“It was an important time in our relationship,” Nathan says. “We went from being high school sweethearts, to engaged in college, and then married shortly after graduation. It was where we matured and took the next steps into adulthood.
“We went from crossing upper campus to see each other every day in our dorms, to walking through the Randall Park neighborhood to each other’s apartments, to living together in the Third Ward.”
After college, the couple lived in Eau Claire for several years. They were married at University Lutheran Church on campus; their wedding photos were taken on campus. Lucy was born in Eau Claire and attended preschool at the Children’s Center, which was on campus at the time.
So, when Beth brought Lucy back to UW-Eau Claire for an informal campus visit, they also spent time in the community, with Beth showing Lucy notable places from her early childhood.
During the visit, mother and daughter both felt a special connection with the campus but also with the city. It’s comforting to know and enjoy a community that her daughter now will call home, Beth says.
“As we drove around, she felt that both UWEC and the larger community matched the personal vibe she was hoping for,” Beth says. “Her decision provides reassurance. I know the paths she’ll walk and the neighborhoods she’ll likely live in. I believe the professors, administrators and staff possess the same dedication to provide the best education and experiences for their students.”
Nathan and Beth say that while the campus looks different, it still feels the same to them.
“It’s great that they opened up the campus to the river so there’s more of an appreciation and a way for students to enjoy nature,” Nathan says. “When we were there, you couldn’t see it unless you were walking over it, and then you were in such a hurry to walk over it because you were freezing. Even with all the renovation, it’s amazing how they’ve managed to maintain an intimate campus feel.”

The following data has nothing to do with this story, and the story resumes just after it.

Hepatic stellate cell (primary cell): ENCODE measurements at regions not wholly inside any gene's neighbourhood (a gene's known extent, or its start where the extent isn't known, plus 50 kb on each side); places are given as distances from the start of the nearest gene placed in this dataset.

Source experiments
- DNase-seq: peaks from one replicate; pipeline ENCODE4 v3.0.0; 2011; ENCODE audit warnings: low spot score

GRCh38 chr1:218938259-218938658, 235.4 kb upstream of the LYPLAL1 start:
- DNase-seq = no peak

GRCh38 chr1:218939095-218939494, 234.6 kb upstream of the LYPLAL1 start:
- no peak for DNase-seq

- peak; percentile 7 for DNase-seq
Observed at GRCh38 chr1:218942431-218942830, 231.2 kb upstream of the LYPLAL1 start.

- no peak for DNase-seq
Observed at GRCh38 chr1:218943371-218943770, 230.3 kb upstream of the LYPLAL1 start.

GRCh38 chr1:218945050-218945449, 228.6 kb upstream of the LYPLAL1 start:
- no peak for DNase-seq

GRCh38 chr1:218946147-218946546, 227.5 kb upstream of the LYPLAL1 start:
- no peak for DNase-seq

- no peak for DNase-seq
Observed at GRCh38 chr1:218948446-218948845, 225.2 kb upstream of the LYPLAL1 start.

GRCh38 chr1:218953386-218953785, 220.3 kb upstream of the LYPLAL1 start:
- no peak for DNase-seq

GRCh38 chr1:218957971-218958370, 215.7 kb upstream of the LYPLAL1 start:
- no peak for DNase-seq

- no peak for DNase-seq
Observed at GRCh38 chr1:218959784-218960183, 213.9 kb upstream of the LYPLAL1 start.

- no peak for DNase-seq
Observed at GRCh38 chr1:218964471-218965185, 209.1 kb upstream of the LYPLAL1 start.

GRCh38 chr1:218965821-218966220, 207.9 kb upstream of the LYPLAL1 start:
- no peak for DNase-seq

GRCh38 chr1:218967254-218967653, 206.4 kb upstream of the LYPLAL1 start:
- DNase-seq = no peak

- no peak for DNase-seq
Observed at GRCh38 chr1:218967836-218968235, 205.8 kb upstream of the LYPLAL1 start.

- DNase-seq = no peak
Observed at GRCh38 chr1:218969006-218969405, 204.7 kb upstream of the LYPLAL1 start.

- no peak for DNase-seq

“I thought it was a beautiful campus 20 years ago; the work undertaken since then is remarkable,” Beth says. “Lucy is so lucky to be amongst that beauty every day. Walking across the bridge on our campus tour last year, I felt the same connection to the ‘Chip’ that I did 20 years ago.”
Building a foundation
Lucy’s decision to attend UW-Eau Claire sparked plenty of conversations and storytelling about the generations of family members who attended the university.
“We all had a great time reminiscing about our time at Eau Claire,” Beth says. “Mom shared lots of stories that I hadn't yet heard. I had a lot of fun going through old photos and documents from our family over the years.”
They all are thankful for the lifelong friendships and life-changing experiences they enjoyed as Blugolds, as well as for an education that prepared them for interesting and rewarding careers.
Beth, who now works for the La Crosse Area Chamber of Commerce, taught middle and high school English for many years; a career path inspired by an English course she took in college.
Nathan began his career in the political field, working for Wisconsin legislators and a governor, as well as on presidential campaigns. He now works for Gundersen Health System. A first-generation college student, he says his political science professors were engaging and approachable, helping him navigate college in ways that prepared him for future success.
After earning their degrees, Lucy’s grandmother and great-grandmother both enjoyed long and successful careers in nursing, careers that spanned more than 40 years for each of them.
“My mother was very highly respected by her co-workers,” Christy says of Lucy’s great-grandmother. “All I ever thought about was going into nursing because she was so good at it. She treated everybody equally. It didn’t matter if you were the doctor, the nurse or the housekeeper. It was uncommon for a woman at that time to do what she did. Most women in the Greatest Generation didn’t have the opportunity to pursue higher education.”
Looking ahead to a bright future
While they enjoy remembering their own time on campus, Lucy’s parents and grandmother now are excited to see Lucy experience all that UW-Eau Claire offers.
Lucy has not yet declared a major, but she is considering criminal justice and psychology.
“I’ve had a difficult time discovering my interests over the years, but I’ve found that nothing fascinates me more than criminal mental health,” Lucy says. “I’m specifically interested in how criminal/inmate mental health influences their behavior.”
As she explores her options, Lucy is looking forward to making her own college memories.
“I am most looking forward to having many new experiences and meeting new people,” Lucy says. “I’m excited to be involved in the Eau Claire and campus communities.”
With Lucy now a Blugold, her parents and grandmother hope to make a few new UW-Eau Claire memories of their own.
“That’s one of the exciting things about Lucy attending now; we have a good reason to reconnect,” Nathan says.